Friday, June 21, 2024

Time to trash those election signs

A trial to recycle corflute signage is underway in the ACT, with two free drop off points now operational.

“Corflute is a popular material often used for temporary signage as it is relatively cheap and durable,” said ACT NoWaste, A/g Executive Branch Manager, Anthony Haraldson.

“Corflute however cannot be recycled in your kerbside recycling yellow lid bin and, as there have been no local recycling options, it gets repurposed or goes to waste in landfill.

“We are pleased to have partnered with Australian company Corex which accept used corflute materials and reprocess them back into corflute sheets at their Melbourne facility.”

The trial, which will run until June 2021, will allow people to drop-off corflute signs for free at signposted points at the Mitchell Resource Management Centre on Flemington Road at Mitchell and the Mugga Lane Resource Management Centre, Mugga Lane at Symonston.

“Care will need to be taken to remove contamination such as paper, glue, wood, metal and plastic fixings from the corflute signs to enable them to be recycled,” said Mr Haraldson.

“The ACT Government is pleased to be able to introduce an avenue for ACT businesses and government agencies to recycle their signage and reduce the amount sent to landfill. The trial will support resource recovery of what has traditionally been considered a problematic material. If the trial is successful, the ACT Government will consider options to introduce the service on a longer-term basis.”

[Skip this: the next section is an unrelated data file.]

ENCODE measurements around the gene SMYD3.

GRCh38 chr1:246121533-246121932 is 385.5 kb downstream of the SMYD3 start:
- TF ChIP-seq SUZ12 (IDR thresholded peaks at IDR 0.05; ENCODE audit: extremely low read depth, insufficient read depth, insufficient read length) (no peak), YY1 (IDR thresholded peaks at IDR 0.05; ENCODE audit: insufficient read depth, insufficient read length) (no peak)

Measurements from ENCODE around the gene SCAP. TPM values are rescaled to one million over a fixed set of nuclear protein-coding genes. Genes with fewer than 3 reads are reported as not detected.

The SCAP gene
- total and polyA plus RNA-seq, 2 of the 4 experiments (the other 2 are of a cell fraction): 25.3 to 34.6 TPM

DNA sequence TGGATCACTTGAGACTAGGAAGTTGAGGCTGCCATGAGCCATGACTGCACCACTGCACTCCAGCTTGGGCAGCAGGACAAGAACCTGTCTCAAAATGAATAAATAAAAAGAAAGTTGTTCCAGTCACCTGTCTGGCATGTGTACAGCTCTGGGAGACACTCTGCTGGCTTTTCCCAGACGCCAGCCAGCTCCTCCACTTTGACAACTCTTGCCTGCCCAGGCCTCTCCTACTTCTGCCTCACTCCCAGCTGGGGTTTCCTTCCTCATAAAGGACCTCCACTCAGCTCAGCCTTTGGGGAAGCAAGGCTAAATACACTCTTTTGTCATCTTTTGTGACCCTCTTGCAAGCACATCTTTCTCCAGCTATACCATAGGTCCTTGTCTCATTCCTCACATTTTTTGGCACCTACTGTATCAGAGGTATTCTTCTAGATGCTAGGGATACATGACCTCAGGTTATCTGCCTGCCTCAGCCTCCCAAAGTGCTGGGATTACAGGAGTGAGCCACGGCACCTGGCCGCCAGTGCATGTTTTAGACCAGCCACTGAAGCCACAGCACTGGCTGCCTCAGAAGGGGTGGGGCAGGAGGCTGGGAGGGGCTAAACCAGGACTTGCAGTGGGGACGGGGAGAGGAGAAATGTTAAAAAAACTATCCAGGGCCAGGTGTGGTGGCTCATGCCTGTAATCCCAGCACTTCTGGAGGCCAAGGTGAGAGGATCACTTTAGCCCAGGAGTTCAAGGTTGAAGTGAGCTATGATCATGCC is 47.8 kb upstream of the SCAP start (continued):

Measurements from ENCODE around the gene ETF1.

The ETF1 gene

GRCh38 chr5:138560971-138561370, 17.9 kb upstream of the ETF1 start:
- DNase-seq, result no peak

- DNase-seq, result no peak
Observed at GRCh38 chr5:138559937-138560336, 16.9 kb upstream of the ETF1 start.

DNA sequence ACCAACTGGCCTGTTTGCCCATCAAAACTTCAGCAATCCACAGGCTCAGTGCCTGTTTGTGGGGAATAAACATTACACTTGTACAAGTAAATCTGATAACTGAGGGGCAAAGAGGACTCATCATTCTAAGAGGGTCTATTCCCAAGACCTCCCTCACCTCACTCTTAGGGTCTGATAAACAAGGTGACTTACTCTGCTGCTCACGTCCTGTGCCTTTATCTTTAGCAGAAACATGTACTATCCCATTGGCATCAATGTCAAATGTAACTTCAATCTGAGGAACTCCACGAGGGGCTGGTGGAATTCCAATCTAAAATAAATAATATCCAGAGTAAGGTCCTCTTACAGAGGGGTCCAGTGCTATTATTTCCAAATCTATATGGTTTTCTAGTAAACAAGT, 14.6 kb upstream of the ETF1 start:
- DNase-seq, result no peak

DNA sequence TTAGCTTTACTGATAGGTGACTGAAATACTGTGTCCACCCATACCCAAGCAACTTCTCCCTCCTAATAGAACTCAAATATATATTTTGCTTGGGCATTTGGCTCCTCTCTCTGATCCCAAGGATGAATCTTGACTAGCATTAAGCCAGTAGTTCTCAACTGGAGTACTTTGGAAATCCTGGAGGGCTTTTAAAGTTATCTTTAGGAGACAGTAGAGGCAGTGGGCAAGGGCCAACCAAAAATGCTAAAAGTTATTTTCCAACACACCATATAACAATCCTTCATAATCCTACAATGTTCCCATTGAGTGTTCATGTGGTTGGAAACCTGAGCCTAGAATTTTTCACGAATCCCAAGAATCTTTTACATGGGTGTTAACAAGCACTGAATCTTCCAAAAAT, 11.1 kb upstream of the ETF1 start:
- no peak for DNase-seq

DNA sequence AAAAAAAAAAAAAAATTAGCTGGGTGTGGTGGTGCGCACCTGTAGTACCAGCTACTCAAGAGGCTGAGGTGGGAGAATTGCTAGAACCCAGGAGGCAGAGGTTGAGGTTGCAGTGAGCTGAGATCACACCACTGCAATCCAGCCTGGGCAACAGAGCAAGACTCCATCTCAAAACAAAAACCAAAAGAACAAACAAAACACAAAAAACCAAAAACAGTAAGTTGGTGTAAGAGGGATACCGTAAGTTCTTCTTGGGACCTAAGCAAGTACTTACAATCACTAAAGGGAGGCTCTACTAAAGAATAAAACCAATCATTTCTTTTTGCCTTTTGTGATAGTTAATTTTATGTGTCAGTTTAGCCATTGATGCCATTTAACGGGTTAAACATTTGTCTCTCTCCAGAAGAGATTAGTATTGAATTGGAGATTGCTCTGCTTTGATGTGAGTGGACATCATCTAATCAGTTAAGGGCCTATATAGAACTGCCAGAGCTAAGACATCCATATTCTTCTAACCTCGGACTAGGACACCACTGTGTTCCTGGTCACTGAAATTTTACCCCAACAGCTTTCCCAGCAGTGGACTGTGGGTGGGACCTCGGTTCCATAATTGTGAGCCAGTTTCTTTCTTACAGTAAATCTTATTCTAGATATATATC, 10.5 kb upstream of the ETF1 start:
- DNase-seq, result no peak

He said with the start of the trial coming just after the 2020 ACT election, candidates now had the option to recycle their corflute signage.

“Election signage must be removed within 48 hours of the close of the polling booths. Signs that are removed and retained by City Services Rangers will be held for seven days following a notice of seizure being issued to the owner. Any signs not collected will be recycled.”

Further information on the corflute recycling trial is available on the City Services website at www.act.gov.au/recyclopaedia

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